MIDDLE EAST -- Marines from the 26th Marine Expeditionary Unit's Combat Engineer Platoon lit the fuse on three days of live-fire demolition training, here, May 23.
Working alongside a similar unit of engineers from a regional nation's military, the Marines sharpened their breaching and landmine clearing skills.
The demo training was also designed to give the 37-Marine platoon, part of the MEU's Battalion Landing Team 2/2, a break from their duties as attachments to the unit's infantry companies, enabling them to focus solely on engineer-specific skills, said 1st Lt. Perry B. Akin, the platoon's commander and a St. Louis native.
The day began with a series of breaching drills in which the Marines and regional troops worked in integrated teams to demolish roadblocks simulated by strands of concertina wire. During the drills the teams rolled up to the roadblocks in a humvee, established security and eliminated the obstacles using Bangalore charges.
Throughout the day the Marine engineers gave classes to their Middle Eastern counterparts on a number of breaching techniques, including roadblock, door and window obstacle removals.
Giving instruction to the regional engineers served to further enhance his own platoon's know-how, said Akin.
"It is always good to teach a group unfamiliar with your tactics," he explained. "It really forces you to know the material you are presenting inside and out."
The Marines were not the only ones to give advice during the bilateral evolution as the regional forces shared their expertise on clearing landmines, just one of the diverse battlefield missions combat engineers are ready to tackle.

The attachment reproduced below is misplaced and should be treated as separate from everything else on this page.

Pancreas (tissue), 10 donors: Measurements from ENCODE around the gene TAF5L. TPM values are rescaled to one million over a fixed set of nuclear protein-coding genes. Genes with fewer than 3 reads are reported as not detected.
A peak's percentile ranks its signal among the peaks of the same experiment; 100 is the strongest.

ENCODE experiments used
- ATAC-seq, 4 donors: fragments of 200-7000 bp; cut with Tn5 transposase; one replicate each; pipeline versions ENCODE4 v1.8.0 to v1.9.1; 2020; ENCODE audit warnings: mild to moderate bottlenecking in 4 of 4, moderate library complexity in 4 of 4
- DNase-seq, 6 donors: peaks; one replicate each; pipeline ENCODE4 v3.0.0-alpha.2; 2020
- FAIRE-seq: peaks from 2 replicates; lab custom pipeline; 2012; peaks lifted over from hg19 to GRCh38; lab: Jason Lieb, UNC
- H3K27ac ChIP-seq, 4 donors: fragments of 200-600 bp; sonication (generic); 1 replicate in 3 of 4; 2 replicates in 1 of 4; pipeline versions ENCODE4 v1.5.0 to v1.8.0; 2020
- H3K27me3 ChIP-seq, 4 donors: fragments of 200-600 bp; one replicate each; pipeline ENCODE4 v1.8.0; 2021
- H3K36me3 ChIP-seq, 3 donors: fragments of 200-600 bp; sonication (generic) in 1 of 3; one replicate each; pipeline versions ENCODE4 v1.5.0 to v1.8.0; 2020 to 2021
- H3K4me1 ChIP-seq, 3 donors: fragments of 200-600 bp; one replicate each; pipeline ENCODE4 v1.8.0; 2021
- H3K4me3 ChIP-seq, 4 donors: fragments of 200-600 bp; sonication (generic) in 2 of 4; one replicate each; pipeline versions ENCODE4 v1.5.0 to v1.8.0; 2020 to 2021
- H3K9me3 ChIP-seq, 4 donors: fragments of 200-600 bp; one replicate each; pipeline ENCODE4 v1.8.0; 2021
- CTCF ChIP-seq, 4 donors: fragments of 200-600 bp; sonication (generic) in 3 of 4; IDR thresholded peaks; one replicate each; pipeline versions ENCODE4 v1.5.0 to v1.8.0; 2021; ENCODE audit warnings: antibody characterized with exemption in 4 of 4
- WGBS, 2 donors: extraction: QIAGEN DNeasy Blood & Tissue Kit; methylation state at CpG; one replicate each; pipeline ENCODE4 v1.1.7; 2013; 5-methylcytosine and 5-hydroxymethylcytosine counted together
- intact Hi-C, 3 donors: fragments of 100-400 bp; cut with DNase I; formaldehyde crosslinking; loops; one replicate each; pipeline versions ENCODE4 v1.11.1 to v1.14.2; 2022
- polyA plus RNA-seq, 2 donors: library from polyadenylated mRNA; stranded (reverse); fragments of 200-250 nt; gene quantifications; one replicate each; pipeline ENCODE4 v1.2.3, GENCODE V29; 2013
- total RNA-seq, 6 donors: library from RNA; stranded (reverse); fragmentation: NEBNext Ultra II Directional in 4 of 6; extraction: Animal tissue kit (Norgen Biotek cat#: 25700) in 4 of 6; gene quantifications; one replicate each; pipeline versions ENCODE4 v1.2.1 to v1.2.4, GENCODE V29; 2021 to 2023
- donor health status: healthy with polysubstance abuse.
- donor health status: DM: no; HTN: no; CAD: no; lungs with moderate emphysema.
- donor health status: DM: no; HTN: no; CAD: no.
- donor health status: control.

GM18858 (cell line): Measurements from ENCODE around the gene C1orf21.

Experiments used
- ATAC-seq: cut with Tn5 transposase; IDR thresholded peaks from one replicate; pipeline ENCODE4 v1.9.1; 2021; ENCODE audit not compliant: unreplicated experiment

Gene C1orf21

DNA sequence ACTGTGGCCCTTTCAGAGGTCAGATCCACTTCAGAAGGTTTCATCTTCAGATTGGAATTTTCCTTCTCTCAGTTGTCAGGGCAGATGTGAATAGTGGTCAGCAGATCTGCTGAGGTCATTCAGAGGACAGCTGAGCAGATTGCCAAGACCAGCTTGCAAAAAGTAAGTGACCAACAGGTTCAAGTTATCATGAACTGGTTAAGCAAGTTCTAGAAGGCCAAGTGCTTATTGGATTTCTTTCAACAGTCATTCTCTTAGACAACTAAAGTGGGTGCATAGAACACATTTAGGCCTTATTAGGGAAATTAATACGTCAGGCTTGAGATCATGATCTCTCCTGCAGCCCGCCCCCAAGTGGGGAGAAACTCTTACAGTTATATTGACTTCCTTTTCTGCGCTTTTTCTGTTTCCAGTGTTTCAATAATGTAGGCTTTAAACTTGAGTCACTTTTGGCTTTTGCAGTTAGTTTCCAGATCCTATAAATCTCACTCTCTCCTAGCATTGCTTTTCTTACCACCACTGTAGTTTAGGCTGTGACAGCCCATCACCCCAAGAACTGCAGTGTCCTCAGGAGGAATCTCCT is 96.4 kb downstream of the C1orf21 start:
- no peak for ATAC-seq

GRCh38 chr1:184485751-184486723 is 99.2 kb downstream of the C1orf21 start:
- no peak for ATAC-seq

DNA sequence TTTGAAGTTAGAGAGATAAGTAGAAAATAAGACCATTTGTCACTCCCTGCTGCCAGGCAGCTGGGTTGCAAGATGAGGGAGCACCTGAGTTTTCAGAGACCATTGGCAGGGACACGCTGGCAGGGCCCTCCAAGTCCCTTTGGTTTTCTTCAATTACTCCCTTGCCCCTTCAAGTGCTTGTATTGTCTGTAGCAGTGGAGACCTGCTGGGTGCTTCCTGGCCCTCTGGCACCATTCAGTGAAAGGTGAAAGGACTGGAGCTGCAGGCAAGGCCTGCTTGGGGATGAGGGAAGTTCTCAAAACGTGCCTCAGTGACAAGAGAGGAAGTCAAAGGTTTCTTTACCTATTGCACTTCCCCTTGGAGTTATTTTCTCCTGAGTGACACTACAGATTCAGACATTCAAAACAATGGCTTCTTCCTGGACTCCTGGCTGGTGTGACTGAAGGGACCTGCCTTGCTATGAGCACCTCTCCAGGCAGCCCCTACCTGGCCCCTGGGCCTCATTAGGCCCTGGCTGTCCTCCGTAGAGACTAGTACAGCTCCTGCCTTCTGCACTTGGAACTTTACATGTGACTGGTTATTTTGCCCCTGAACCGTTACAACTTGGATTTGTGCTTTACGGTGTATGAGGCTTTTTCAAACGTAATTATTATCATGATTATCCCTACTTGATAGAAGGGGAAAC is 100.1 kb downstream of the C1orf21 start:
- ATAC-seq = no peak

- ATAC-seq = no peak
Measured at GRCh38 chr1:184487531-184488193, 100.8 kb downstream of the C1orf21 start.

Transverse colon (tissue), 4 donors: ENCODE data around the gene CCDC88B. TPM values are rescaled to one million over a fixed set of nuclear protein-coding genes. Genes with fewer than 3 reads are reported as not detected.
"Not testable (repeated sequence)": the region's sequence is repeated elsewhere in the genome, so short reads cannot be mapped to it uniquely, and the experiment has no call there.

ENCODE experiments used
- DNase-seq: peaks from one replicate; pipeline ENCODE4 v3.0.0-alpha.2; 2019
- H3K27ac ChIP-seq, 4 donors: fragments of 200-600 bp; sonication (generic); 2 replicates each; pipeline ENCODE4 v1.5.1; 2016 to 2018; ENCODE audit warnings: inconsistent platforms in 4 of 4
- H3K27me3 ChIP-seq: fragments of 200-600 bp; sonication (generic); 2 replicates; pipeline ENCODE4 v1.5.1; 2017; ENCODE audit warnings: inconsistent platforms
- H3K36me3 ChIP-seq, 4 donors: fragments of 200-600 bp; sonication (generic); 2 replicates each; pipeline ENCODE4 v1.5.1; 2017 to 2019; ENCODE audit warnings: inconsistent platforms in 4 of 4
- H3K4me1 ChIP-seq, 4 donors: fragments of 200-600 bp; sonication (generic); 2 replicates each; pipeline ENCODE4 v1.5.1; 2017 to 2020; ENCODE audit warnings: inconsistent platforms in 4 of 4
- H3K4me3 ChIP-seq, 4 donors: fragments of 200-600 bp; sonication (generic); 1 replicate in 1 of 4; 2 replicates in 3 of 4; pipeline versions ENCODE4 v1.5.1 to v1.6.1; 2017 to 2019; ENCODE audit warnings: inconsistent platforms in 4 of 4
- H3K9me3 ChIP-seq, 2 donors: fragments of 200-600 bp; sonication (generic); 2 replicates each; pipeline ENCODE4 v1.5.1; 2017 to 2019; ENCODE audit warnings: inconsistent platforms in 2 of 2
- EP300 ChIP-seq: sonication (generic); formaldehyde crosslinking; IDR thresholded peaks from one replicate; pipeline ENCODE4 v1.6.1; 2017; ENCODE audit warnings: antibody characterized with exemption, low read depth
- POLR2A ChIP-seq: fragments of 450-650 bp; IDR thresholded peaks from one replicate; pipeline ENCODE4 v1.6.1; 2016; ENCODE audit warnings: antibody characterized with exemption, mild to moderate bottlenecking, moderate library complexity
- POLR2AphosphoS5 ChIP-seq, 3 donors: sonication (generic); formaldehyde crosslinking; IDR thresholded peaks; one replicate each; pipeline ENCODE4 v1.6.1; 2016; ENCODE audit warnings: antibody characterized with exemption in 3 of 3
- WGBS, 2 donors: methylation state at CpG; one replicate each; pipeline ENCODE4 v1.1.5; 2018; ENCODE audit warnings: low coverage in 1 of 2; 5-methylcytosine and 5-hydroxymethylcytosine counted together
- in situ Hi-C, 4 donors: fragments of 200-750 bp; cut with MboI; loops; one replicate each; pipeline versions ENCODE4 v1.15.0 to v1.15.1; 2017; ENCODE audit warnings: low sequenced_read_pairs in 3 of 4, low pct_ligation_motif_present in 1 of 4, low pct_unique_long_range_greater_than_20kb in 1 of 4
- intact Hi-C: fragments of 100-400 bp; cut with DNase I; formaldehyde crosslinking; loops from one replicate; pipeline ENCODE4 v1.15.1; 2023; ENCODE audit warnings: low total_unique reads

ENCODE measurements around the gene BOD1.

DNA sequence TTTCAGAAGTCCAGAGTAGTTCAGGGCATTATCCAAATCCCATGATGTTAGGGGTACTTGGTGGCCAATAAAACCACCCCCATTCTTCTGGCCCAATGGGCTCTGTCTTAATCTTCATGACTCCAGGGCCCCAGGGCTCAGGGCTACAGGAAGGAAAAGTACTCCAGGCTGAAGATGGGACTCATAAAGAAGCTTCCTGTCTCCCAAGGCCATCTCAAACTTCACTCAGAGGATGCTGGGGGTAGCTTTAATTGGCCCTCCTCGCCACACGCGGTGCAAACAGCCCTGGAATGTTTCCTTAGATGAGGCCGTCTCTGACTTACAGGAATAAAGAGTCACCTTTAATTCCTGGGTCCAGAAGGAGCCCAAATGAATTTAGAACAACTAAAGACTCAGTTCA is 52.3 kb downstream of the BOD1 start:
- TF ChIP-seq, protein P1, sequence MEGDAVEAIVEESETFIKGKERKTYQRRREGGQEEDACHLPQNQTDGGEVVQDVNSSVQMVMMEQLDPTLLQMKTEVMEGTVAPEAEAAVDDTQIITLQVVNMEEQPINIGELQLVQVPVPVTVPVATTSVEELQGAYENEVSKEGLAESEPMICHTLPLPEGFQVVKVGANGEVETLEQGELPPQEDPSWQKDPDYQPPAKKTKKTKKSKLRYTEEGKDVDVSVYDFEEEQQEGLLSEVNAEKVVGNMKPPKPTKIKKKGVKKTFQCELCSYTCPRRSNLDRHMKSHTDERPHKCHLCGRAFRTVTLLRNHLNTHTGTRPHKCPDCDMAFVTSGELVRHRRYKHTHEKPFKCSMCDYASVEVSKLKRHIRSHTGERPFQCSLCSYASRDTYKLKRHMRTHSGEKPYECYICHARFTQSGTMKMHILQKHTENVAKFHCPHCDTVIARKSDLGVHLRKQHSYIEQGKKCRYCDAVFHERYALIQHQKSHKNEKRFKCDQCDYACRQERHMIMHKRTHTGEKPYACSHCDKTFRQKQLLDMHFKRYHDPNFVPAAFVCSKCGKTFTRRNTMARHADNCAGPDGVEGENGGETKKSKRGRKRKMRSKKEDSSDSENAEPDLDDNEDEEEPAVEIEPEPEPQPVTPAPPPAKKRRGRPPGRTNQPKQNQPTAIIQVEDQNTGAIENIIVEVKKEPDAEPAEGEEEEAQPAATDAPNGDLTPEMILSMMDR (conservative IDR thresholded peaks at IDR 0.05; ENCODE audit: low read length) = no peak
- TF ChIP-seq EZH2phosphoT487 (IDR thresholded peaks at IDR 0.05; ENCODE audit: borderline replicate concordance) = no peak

"They bring a lot of expertise on landmine warfare to the table," observed Akin. "It is also brings exposure to a different culture and military, which is always a good thing."
After concluding the bilateral portion of the day's training, the Combat Engineer Plt. moved on to practice their employment of the M-18A1 Claymore anti-personnel mine.
The Claymore is commonly used by combat engineers to augment roadblocks they construct to impede enemy forces, making it an essential focus of the training, said Sgt. James N. Curry, a combat engineer squad leader with the platoon and a native of Petal, Miss.
Getting a chance to work as a consolidated unit for only the second time during the MEU's current deployment helped make the demolition training even more valuable to the platoon, who are tasked throughout BLT 2/2's infantry companies in squads of nine, said Akin.
"Getting away from the rest of the battalion and focusing just on engineer training has helped us better our skills on all levels," agreed Lance Cpl. Jon C. Balko, a combat engineer with the platoon and a native of Harrison, Mich.
The platoon also took advantage of the expansive desert range areas here to make the most of their explosive training.
"The training we can do here is twice what we can do back in the states because we are not in conflict with other units for ranges and we have a lot more room to employ explosives," said Akin.
When the smoke had cleared from the last demolition, the platoon had blasted through more than 250 pounds of explosives in one day of training.
The 26th MEU is currently in the fifth month of a routine, scheduled deployment that began Jan. 6 as the landing force for the Bataan Expeditionary Strike Group.
In addition to BLT 2/2, the MEU is composed of its Command Element; Marine Medium Helicopter Squadron-264 (Reinforced); and Combat Logistics Battalion-26.
For more on the MEU, including news, videos and contact information, visit www.usmc.mil/26thmeu.